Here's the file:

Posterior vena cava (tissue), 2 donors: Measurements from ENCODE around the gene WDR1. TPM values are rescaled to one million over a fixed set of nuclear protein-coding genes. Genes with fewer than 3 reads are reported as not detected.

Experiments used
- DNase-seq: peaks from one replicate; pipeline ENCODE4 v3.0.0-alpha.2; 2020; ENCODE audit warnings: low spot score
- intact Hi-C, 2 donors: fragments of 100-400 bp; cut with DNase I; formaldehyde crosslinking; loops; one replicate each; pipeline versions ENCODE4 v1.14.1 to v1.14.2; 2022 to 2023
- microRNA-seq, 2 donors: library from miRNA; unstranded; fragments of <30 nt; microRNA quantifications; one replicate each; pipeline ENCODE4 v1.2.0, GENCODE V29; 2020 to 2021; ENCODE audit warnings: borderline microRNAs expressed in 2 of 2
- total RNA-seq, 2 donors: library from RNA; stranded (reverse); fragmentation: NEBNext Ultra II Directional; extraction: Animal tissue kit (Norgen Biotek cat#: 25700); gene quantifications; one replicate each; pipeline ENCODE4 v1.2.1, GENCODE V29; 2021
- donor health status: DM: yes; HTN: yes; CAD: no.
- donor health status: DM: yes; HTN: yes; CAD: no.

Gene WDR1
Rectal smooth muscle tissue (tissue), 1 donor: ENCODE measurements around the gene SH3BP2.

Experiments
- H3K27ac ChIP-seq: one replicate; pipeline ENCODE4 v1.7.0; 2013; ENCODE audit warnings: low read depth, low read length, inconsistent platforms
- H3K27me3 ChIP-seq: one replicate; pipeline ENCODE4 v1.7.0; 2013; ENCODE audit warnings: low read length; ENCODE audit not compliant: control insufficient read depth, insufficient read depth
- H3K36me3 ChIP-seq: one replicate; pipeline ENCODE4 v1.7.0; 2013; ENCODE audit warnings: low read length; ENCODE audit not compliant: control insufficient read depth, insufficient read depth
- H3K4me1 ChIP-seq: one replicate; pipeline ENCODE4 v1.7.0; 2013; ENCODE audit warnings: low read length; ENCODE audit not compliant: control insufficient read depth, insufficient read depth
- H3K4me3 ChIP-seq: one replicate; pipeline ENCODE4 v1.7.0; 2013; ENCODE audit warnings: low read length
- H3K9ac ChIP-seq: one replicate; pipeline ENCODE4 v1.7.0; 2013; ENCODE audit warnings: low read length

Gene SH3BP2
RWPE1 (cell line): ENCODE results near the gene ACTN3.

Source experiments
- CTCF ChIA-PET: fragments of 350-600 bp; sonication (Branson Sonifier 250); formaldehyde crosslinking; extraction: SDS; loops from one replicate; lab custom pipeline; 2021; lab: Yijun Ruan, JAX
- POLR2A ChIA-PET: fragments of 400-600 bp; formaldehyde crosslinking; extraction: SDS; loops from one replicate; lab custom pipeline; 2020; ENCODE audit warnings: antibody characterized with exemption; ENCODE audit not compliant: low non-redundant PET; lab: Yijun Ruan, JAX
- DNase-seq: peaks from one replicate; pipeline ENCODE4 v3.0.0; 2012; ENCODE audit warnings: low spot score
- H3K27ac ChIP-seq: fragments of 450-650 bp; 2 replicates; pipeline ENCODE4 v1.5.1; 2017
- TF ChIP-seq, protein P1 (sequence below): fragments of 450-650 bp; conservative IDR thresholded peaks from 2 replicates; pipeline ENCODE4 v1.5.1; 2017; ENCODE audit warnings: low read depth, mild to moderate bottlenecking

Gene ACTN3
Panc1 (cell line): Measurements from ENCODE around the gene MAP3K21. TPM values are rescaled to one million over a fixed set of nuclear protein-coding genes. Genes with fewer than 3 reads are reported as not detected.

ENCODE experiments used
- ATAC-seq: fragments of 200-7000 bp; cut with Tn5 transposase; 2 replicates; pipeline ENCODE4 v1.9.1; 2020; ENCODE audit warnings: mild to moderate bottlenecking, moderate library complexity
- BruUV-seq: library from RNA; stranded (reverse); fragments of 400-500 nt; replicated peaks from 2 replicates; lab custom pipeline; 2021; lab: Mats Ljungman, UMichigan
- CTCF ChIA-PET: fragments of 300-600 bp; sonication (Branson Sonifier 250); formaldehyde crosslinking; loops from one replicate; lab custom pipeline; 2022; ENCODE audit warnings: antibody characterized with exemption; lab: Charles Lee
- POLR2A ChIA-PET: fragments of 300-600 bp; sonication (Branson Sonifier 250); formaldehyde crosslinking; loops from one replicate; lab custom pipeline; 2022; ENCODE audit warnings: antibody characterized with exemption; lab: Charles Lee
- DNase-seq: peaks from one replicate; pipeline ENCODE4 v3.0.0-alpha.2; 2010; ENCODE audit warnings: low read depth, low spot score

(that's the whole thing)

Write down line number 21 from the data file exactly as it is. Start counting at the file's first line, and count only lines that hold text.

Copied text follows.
- CTCF ChIA-PET: fragments of 350-600 bp; sonication (Branson Sonifier 250); formaldehyde crosslinking; extraction: SDS; loops from one replicate; lab custom pipeline; 2021; lab: Yijun Ruan, JAX